Michelle finished her writing class this month at The Muse Writing Center. She’s continuing to participate in the memoir class where we met. For a mock “graduation”, the teachers encourage the students to read a five-minute clip of their work at a reading sponsored by the school. It’s held at the local Ghent restaurant, Lola’s. Michelle always volunteers to read. We agreed it’s good practice for when her book hits the bestseller list and she’s famous. 🙂
I arrived 15 minutes early, unlike my normal 15+ minutes late to our weekly meetings. The restaurant abuzz, and the smell of Caribbean cuisine wafting through the air, I spotted Michelle at a table reserved for 16 of her closest friends and biggest fans.
I’d never been to a reading before. I knew what they were. I politely ignored the email asking for volunteers when I attended the class. I felt partly that my work simply wasn’t ready to be read, the other part of me had no desire to sit through 2 and ½ hours of listening to other people’s work.
One by one, old and young, men and women stood among fellow writers to share their creations. Words flowed about dogs that needed baths, the smell of lover’s skin, a parents’ fight waking a child, the memory of a tangerine tree in a neighborhood where someone grew up. Michelle’s work told the story of a heavy subject, serious and heart wrenching. I video taped the faces of the audience to catch their reaction when she delivered the last line that cut like a knife, deep and slow.
As the writers read, I found it most interesting to turn and watch the audience. Their laughter, their mouths agape, the sound of heartbreak at Michelle’s last line were what writer’s long for most. A reaction. A connection. Haven’t you ever drug out the last few chapters of a book because you didn’t want it to end? Because you felt you were losing a friend? Because you now knew that person?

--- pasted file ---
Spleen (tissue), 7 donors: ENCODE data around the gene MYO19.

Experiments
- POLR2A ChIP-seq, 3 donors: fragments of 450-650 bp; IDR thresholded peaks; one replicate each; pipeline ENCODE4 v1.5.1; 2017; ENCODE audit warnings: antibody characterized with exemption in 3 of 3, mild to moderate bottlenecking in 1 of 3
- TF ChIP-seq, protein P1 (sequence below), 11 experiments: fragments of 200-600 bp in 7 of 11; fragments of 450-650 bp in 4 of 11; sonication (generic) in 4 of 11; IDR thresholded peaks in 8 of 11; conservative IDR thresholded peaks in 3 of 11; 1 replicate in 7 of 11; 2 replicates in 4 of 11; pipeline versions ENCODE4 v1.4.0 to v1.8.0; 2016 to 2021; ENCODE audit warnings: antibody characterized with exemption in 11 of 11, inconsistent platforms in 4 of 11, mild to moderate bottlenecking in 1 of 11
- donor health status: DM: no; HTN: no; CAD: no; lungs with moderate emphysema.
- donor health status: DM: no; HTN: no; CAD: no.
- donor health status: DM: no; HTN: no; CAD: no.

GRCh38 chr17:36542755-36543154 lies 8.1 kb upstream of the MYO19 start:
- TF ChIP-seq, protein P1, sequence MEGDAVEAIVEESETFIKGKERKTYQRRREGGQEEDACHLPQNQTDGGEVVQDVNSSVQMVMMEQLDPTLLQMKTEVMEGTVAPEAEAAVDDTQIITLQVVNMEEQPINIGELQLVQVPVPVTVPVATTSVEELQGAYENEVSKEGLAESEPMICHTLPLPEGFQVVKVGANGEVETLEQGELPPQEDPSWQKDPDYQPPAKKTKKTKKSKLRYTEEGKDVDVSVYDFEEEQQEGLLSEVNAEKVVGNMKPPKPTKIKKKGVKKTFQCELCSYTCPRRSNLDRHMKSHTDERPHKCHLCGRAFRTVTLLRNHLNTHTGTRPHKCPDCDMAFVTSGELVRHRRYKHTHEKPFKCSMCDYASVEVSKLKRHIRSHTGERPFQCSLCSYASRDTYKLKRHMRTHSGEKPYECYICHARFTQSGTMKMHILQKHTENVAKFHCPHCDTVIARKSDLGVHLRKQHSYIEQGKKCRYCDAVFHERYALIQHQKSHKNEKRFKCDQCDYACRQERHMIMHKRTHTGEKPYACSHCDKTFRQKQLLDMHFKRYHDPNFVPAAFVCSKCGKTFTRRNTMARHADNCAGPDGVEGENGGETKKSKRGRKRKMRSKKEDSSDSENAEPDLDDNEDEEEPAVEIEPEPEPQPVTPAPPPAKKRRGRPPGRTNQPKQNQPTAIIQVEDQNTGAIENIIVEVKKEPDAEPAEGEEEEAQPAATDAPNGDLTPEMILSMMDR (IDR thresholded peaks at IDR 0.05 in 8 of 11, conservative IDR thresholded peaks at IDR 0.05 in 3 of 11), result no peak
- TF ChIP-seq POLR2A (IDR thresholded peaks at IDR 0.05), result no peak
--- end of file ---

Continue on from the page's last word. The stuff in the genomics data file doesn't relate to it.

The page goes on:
After all, we write not only to tell a story, but to have you hear us. I’ve heard writers say, “I have to write to get it out of me, and onto the paper.” But I don’t think that’s the sole reason. It made me think of a comment I’d heard Oprah say as she nears the ending of her talk show host era. One of the main lessons she’d learned while doing her show was that people wanted to be heard. My freshman college English teacher told our class a similar line. “Everyone has a story. If you take the time to listen, you’ll learn. Write these stories down– don’t let them get away.” She said this with such conviction and excitement; she changed my life forever.
I realized everyone in that room was reaching for a human connection. I could almost see the hand of the writer reaching into the audience, as he or she read, and those sitting at their tables reaching back with their reactions. When the hands clasped, magic occurred.
Michelle’s reading shook the room, left us all speechless and as I sat down across from her, I basked in the presence of genius. Her friends gushed, and she smiled, making jokes, retaining her ever-present humility.
I witnessed the human connection first hand.
I want to hear the story.